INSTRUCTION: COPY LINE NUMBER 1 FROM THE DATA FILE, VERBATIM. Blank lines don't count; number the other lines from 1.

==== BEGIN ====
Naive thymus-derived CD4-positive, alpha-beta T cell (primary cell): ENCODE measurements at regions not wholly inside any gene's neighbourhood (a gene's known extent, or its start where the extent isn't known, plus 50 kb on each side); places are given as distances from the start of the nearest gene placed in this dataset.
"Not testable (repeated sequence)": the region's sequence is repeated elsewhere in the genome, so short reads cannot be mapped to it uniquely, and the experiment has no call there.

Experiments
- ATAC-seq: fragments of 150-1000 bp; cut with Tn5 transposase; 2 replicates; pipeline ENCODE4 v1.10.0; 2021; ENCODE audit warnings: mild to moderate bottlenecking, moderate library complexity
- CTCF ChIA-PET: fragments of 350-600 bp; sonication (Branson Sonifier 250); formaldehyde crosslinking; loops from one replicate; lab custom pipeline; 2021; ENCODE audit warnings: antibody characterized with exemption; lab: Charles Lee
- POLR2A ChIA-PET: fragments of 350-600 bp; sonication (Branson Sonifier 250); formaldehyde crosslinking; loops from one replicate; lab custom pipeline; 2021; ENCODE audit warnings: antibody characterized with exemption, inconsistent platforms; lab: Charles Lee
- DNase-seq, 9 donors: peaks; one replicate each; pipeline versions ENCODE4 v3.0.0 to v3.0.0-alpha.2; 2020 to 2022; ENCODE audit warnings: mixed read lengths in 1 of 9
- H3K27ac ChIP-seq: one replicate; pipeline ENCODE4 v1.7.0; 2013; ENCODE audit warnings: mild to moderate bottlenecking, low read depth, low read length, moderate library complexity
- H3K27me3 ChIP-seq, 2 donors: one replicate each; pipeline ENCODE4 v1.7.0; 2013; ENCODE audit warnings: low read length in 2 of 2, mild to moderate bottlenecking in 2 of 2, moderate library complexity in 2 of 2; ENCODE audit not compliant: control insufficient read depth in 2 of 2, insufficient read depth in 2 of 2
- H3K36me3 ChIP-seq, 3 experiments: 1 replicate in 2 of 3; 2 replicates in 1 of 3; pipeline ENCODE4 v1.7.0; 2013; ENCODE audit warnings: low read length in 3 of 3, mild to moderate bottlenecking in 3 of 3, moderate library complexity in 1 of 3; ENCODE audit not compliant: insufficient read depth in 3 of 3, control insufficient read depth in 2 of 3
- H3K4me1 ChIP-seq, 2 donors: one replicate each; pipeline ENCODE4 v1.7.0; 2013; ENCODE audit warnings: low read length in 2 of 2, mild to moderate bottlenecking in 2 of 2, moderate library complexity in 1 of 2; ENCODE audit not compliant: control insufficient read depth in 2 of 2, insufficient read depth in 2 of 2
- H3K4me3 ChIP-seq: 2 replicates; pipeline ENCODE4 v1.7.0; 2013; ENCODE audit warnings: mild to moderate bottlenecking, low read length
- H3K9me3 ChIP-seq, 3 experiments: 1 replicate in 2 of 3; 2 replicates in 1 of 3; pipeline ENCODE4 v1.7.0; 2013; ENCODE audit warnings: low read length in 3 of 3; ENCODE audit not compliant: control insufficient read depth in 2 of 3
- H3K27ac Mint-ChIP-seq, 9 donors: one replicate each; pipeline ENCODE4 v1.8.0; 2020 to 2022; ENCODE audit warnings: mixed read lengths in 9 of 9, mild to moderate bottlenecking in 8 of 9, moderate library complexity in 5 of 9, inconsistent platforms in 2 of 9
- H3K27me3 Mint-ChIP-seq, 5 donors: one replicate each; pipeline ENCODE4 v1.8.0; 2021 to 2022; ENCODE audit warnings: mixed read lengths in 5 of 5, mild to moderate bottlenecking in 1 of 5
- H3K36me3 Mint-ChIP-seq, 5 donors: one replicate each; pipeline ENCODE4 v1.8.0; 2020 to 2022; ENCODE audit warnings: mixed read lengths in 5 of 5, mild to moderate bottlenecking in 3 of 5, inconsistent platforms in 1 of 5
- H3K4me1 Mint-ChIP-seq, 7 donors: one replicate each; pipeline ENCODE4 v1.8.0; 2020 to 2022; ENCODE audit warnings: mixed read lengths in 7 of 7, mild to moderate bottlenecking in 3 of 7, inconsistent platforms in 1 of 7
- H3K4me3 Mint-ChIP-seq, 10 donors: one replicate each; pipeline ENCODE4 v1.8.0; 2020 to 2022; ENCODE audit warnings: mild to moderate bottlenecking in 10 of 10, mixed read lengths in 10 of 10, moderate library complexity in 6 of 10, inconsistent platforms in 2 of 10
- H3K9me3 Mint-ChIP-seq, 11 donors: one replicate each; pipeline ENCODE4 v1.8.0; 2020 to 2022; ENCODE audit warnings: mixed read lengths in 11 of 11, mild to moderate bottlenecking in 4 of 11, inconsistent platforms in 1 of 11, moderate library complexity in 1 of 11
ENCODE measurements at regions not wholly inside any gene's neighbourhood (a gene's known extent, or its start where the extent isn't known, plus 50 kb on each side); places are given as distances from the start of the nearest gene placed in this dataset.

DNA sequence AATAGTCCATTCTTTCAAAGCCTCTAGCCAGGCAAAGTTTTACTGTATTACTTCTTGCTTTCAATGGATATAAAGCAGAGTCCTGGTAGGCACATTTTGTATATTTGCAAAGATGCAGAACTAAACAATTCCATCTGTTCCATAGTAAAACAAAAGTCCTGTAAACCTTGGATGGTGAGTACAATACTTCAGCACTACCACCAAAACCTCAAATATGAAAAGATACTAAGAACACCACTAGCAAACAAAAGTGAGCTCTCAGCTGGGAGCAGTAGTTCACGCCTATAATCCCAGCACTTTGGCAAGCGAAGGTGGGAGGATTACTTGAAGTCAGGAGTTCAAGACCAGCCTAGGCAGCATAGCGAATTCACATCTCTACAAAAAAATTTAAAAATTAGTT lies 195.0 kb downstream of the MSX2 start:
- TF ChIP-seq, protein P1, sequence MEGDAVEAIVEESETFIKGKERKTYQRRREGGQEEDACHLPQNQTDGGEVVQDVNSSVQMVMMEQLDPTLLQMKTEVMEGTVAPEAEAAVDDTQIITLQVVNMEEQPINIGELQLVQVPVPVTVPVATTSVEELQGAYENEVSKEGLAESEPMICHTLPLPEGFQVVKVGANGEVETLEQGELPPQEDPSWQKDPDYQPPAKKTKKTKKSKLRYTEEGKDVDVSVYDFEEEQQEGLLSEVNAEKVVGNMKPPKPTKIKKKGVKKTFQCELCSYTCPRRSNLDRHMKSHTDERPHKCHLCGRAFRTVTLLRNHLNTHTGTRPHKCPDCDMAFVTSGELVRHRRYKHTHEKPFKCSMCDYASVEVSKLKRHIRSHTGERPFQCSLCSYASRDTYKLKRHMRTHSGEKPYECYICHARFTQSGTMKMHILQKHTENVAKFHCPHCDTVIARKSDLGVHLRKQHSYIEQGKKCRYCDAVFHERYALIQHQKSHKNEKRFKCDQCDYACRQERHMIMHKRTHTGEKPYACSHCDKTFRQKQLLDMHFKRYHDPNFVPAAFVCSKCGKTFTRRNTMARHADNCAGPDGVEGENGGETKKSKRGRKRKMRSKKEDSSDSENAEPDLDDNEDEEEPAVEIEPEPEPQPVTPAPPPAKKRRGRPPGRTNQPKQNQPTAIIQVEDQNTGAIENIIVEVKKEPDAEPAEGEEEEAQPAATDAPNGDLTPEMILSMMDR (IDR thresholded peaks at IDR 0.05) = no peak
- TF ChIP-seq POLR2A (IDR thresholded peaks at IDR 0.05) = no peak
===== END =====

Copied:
Naive thymus-derived CD4-positive, alpha-beta T cell (primary cell): ENCODE measurements at regions not wholly inside any gene's neighbourhood (a gene's known extent, or its start where the extent isn't known, plus 50 kb on each side); places are given as distances from the start of the nearest gene placed in this dataset.